Guo Wengui, also known under the names Guo Wen Gui, Guo Haoyun, and Miles Kwok, is a Chinese billionaire businessman who later became a political activist and controls Beijing Zenith Holdings, and other assets. At the peak of his career, he was 73rd among the richest in China. Wikipedia
Published on Aug 27, 2019
Kyle Bass sits down with infamous Chinese businessman Guo Wengui, also known as known as “Miles Kwok,” to hear a series of shocking accusations and predictions revolving around the Chinese government.
Kwok provides his perception of the backstory behind several recent high-profile news items, and touches on the Chinese government’s management of the economy. He also unfurls an alarming forecast about Alibaba co-founder Jack Ma.
Filmed on October 5, 2018 at an undisclosed location.
Guo Wengui (Miles Kwok), who is being sought by the Chinese government in a bid to silence his disclosures of high-level corruption and intelligence activity, Guo has unloaded a barrage of allegations of corruption by people in the highest levels of China’s ruling Communist Party, which include claims that the party’s own head of anticorruption activities, Wang Qishan, has unclean hands.
Guo claims that Wang’s family secretly controls one of the largest conglomerates in China, the New York Times has reported. Guo disclosed that he was imprisoned in China after the 1989 pro-democracy protests in Tiananmen Square and spent 22 months in prison. Chinese police also shot his brother, who later died.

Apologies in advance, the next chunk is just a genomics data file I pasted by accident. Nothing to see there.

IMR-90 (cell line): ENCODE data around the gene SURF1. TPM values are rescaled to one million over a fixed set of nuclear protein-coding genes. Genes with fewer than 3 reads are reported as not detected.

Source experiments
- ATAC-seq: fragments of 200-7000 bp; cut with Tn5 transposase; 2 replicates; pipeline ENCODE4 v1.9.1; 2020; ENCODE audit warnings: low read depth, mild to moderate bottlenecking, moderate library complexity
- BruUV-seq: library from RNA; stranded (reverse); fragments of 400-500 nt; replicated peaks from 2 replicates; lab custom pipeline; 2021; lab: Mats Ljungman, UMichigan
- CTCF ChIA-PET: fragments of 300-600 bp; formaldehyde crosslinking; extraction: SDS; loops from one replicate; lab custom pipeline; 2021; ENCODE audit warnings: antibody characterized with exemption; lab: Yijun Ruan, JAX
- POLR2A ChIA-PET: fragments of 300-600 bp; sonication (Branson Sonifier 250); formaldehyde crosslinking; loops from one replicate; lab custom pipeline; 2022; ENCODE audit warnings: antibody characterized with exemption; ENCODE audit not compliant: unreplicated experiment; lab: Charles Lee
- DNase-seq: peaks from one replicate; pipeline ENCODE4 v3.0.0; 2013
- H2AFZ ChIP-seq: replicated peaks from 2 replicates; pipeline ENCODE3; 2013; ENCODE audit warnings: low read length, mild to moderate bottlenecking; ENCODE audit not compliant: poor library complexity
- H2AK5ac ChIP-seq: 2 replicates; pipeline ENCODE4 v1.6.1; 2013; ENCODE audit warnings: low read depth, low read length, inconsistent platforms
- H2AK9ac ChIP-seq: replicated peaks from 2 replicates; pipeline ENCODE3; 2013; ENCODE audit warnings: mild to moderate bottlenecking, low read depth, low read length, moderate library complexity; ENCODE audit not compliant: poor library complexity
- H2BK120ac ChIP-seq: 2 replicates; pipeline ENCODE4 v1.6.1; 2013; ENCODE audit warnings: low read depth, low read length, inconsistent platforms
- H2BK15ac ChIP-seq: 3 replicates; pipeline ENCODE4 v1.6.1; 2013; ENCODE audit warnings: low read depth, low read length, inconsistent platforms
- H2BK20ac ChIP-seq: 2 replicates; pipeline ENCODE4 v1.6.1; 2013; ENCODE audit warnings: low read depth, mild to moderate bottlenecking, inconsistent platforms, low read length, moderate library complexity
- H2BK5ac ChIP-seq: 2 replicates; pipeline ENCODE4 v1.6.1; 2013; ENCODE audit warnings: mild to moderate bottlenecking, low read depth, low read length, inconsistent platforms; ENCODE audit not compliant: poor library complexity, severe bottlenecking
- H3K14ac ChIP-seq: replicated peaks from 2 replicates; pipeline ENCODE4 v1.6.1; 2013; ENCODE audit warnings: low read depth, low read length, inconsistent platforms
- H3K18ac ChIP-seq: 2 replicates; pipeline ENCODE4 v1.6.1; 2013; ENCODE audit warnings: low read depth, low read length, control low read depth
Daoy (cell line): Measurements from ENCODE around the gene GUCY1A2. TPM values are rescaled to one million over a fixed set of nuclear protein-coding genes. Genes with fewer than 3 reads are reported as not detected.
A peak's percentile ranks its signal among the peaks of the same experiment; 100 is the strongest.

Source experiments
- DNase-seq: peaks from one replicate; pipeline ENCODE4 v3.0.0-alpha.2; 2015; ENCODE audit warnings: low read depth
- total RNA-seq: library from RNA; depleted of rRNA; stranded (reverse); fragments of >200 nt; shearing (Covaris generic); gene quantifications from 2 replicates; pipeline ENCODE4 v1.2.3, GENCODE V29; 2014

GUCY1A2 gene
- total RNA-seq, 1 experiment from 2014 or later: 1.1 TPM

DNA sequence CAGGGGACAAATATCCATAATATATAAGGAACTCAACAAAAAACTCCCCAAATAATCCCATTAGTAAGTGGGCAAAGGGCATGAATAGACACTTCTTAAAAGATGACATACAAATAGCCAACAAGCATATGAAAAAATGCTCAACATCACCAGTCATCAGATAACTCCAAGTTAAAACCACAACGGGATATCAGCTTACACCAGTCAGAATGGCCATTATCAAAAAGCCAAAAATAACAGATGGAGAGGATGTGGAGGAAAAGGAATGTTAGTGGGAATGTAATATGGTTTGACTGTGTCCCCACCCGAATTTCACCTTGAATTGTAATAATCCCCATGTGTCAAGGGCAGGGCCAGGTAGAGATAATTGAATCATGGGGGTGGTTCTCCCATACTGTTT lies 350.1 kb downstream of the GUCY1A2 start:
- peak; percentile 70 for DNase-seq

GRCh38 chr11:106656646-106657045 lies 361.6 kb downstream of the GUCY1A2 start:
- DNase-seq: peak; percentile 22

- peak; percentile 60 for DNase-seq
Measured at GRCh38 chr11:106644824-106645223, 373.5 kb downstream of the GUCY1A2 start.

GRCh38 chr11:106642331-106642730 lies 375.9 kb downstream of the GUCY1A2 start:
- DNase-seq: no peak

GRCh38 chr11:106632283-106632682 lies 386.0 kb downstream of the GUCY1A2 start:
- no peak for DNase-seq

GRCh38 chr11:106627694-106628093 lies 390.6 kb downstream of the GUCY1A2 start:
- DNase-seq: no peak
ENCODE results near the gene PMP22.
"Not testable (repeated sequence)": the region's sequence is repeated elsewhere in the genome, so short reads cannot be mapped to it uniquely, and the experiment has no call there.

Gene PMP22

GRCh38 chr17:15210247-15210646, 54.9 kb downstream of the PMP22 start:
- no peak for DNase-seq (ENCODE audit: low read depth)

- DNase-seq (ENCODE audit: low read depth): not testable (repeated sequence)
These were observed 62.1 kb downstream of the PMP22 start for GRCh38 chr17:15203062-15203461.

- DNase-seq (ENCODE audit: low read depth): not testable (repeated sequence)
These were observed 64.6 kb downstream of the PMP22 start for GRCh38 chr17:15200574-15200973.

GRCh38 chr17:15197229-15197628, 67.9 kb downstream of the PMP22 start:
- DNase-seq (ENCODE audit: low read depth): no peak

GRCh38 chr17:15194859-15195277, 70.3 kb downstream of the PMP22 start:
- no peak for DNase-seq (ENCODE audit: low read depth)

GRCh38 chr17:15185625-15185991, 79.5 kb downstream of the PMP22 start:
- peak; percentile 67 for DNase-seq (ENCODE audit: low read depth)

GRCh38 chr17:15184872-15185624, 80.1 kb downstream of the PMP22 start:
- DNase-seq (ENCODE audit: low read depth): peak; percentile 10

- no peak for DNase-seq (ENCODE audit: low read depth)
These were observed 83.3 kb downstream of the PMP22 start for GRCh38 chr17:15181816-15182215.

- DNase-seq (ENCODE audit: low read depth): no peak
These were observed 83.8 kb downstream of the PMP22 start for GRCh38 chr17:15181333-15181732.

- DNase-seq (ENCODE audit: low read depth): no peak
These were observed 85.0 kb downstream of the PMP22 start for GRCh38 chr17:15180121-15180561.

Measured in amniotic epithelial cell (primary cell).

Published on Nov 16, 2017
Guo Wengui sits in self-imposed exile in a $68 million apartment overlooking Central Park. The billionaire Chinese property tycoon has been waging a media war against his homeland’s government. Guo says he’s trying to stamp out corruption and graft, but China accuses him of the very same thing.
Since January, Guo has taken to YouTube and Twitter making corruption allegations against top Chinese officials. Some of them have been disproven, some can’t be proven, but some have turned out to be accurate. Guo cites the retirement of China’s anti-corruption czar, Wang Qishan, as his most recent victory. Guo alleged Wang and his family made millions in mysterious business dealings. Wang did not respond to the allegations and was never investigated nor charged.
China issued an arrest warrant for Guo but does not have an extradition treaty with the U.S., which has shown no interest in detaining him. Guo, for his part, is hoping the U.S. will grant him asylum and says he can be of use to the Trump Administration. The White House hasn’t commented on Guo’s case but his position as a dissident who may have access to insider information may make him a useful bargaining chip.